How Digestive Problems Cause Back and Hip Pain
The Untold Secret Behind Your Persistent Hip Pain
If you've been struggling with tight hip flexors and stretching alone hasn't brought relief, there may be a deeper issue at play. Inflammation in the digestive tract can affect the activation of core muscles, leading to compensatory tightness in the hips. In this article, we'll explore the connection between inflammation and muscle activation, as well as how to identify and address imbalances related to inflammation.
By understanding the body's prioritization of organs over muscles, we can see how inflammation in the digestive or reproductive systems can cause pain and tightness in the hips. We'll also delve into the importance of testing and muscle activation and how identifying inflammation-related imbalances can help address hip pain and other related issues.
Understanding Hip Flexor Issues
If you are experiencing tight hip flexors, stretching alone may not be enough to alleviate the problem. Inflammation in the digestive tract can affect the activation of core muscles, leading to compensatory tightness in the hip flexors.
When a client complains of hip pain, the first step I check for is inflammation in the digestive or reproductive system. Inflammation in these areas can cause pain signals to be sent to the muscles in the core, resulting in muscle turn-off. This can lead to compensatory tightness in the hip flexors as they try to compensate for the lack of blood flow to the core muscles.
One common issue is that one hip may be tighter than the other. This can be due to inflammation in the liver, gallbladder, small intestines, or reproductive system. For example, a cyst on the right side can cause compensatory tightness in the right hip flexor.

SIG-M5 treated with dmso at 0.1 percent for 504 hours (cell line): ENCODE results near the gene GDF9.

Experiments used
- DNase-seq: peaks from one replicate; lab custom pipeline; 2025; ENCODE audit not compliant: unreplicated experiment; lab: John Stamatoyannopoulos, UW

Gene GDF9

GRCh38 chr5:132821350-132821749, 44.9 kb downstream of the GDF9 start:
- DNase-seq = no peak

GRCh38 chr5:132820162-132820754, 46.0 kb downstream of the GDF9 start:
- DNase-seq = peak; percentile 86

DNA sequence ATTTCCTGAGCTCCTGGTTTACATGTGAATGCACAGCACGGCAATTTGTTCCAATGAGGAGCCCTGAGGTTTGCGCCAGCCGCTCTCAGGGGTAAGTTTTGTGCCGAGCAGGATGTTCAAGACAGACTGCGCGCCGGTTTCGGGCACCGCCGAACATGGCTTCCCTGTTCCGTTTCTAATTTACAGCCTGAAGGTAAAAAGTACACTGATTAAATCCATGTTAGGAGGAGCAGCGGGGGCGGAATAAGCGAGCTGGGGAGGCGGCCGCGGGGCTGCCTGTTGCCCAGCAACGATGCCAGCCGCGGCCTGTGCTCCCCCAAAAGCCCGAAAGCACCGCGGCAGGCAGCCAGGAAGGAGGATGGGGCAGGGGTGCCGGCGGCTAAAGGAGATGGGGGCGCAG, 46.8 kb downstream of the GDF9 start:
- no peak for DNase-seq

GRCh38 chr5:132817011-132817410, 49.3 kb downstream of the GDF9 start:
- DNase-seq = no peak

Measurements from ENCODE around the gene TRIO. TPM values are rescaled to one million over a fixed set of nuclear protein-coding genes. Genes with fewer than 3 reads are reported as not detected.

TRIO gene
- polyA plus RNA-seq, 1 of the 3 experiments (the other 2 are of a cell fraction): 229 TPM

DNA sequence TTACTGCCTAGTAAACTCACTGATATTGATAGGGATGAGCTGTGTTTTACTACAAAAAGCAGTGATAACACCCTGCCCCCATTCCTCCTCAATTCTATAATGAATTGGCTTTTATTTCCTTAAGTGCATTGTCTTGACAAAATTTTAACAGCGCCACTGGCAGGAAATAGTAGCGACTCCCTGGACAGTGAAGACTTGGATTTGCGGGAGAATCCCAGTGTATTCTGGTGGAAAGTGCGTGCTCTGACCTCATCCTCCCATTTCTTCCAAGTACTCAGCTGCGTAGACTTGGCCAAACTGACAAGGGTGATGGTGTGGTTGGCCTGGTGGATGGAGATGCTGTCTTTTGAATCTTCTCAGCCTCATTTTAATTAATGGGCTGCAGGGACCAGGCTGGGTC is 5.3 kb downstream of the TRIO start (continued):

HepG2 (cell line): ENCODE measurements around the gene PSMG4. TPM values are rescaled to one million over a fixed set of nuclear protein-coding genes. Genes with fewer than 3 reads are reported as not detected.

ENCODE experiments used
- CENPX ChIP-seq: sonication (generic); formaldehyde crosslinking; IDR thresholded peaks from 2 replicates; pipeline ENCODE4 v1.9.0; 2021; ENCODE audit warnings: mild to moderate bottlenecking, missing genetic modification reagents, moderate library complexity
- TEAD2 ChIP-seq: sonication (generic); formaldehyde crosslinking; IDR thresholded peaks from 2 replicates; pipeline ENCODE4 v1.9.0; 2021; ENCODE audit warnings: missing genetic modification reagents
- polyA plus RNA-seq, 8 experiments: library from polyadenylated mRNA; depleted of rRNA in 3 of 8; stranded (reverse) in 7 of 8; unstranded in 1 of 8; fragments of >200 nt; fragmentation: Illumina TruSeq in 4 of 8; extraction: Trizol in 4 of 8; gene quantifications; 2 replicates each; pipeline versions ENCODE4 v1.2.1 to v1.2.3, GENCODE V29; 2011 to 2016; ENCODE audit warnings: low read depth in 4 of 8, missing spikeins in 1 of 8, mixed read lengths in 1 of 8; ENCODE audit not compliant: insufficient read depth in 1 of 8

Over time, this imbalance can cause problems not only in the hips but also in the knees, ankles, and shoulders. Inflammation in the organs is often the root cause of back pain, which is a common reason for doctor visits.
To address hip flexor issues, it is important to test for muscle activation in the hamstrings, glutes, and transverse abdominals (TVA). The TVA acts like a natural belt and tightens up during twisting or bending movements. Inflammation in the digestive or reproductive system can cause problems with the TVA and other deep core muscles.
If you are experiencing hip pain, try creating a pain tree to identify any injuries or imbalances on one side of your body. It is also important to check for inflammation in the digestive or reproductive system and to test for muscle activation in the hamstrings, glutes, and TVA.
Connection Between Inflammation and Core Muscle Activation
If you experience hip pain and have tried stretching your hip flexors to no avail, there may be a deeper issue at play. Inflammation in the digestive tract can lead to issues with core muscle activation. The nerve channels that connect the digestive tract and other organs and glands in the body to the spinal cord also connect to the core muscles. So, when there is inflammation in the digestive tract, it can affect the core muscles' ability to activate correctly.
This can lead to compensatory muscle activation, with the hip flexors being the most common muscles to compensate. If you have inflammation in your reproductive system, it can also affect the pelvic floor muscles' ability to activate correctly. Over time, this imbalance can cause problems throughout the kinetic chain, from the hips to the ankles and even the shoulders.
When a client comes to me with hip pain, the first thing I do is see if there is any inflammation in their digestive tract or reproductive system. I also test their hamstrings, glutes, and transverse abdominals to see if these muscles are activating correctly. If the hip flexors compensate, it's a sign that the pain may be coming from an imbalance caused by organ inflammation.